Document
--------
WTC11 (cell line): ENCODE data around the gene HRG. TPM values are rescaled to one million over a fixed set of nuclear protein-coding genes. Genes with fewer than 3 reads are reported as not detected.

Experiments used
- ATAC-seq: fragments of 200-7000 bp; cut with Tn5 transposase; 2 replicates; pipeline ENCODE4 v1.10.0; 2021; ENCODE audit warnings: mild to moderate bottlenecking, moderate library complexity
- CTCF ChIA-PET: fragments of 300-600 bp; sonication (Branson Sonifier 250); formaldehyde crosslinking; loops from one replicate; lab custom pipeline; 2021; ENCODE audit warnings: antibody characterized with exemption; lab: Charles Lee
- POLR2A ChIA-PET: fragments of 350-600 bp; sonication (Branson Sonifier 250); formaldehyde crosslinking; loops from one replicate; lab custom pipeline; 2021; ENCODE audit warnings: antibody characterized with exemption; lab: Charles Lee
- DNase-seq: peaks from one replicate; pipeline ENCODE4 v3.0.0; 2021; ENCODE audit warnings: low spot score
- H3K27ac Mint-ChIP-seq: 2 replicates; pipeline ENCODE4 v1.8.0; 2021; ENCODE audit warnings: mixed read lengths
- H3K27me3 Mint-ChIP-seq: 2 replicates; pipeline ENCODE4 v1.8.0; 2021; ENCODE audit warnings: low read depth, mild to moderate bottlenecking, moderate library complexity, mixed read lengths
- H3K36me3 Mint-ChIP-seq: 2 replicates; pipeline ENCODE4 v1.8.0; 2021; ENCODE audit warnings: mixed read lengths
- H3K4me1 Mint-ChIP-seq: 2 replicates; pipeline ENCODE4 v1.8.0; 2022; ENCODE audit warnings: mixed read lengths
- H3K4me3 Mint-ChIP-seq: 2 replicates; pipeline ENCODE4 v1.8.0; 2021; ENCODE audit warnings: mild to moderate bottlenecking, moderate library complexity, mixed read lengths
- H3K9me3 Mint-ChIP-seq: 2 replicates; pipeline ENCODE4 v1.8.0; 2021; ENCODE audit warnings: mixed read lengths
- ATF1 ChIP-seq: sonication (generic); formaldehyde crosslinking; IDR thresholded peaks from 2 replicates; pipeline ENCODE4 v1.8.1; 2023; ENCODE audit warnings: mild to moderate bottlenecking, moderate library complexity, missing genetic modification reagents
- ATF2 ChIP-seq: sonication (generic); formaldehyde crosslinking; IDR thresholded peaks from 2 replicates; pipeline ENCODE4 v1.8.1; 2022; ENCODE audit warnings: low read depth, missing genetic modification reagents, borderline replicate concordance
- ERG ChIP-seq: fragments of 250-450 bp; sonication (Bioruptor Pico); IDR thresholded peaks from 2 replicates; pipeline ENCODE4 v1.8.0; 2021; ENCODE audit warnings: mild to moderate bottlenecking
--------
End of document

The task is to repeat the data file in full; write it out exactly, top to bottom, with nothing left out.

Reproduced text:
WTC11 (cell line): ENCODE data around the gene HRG. TPM values are rescaled to one million over a fixed set of nuclear protein-coding genes. Genes with fewer than 3 reads are reported as not detected.

Experiments used
- ATAC-seq: fragments of 200-7000 bp; cut with Tn5 transposase; 2 replicates; pipeline ENCODE4 v1.10.0; 2021; ENCODE audit warnings: mild to moderate bottlenecking, moderate library complexity
- CTCF ChIA-PET: fragments of 300-600 bp; sonication (Branson Sonifier 250); formaldehyde crosslinking; loops from one replicate; lab custom pipeline; 2021; ENCODE audit warnings: antibody characterized with exemption; lab: Charles Lee
- POLR2A ChIA-PET: fragments of 350-600 bp; sonication (Branson Sonifier 250); formaldehyde crosslinking; loops from one replicate; lab custom pipeline; 2021; ENCODE audit warnings: antibody characterized with exemption; lab: Charles Lee
- DNase-seq: peaks from one replicate; pipeline ENCODE4 v3.0.0; 2021; ENCODE audit warnings: low spot score
- H3K27ac Mint-ChIP-seq: 2 replicates; pipeline ENCODE4 v1.8.0; 2021; ENCODE audit warnings: mixed read lengths
- H3K27me3 Mint-ChIP-seq: 2 replicates; pipeline ENCODE4 v1.8.0; 2021; ENCODE audit warnings: low read depth, mild to moderate bottlenecking, moderate library complexity, mixed read lengths
- H3K36me3 Mint-ChIP-seq: 2 replicates; pipeline ENCODE4 v1.8.0; 2021; ENCODE audit warnings: mixed read lengths
- H3K4me1 Mint-ChIP-seq: 2 replicates; pipeline ENCODE4 v1.8.0; 2022; ENCODE audit warnings: mixed read lengths
- H3K4me3 Mint-ChIP-seq: 2 replicates; pipeline ENCODE4 v1.8.0; 2021; ENCODE audit warnings: mild to moderate bottlenecking, moderate library complexity, mixed read lengths
- H3K9me3 Mint-ChIP-seq: 2 replicates; pipeline ENCODE4 v1.8.0; 2021; ENCODE audit warnings: mixed read lengths
- ATF1 ChIP-seq: sonication (generic); formaldehyde crosslinking; IDR thresholded peaks from 2 replicates; pipeline ENCODE4 v1.8.1; 2023; ENCODE audit warnings: mild to moderate bottlenecking, moderate library complexity, missing genetic modification reagents
- ATF2 ChIP-seq: sonication (generic); formaldehyde crosslinking; IDR thresholded peaks from 2 replicates; pipeline ENCODE4 v1.8.1; 2022; ENCODE audit warnings: low read depth, missing genetic modification reagents, borderline replicate concordance
- ERG ChIP-seq: fragments of 250-450 bp; sonication (Bioruptor Pico); IDR thresholded peaks from 2 replicates; pipeline ENCODE4 v1.8.0; 2021; ENCODE audit warnings: mild to moderate bottlenecking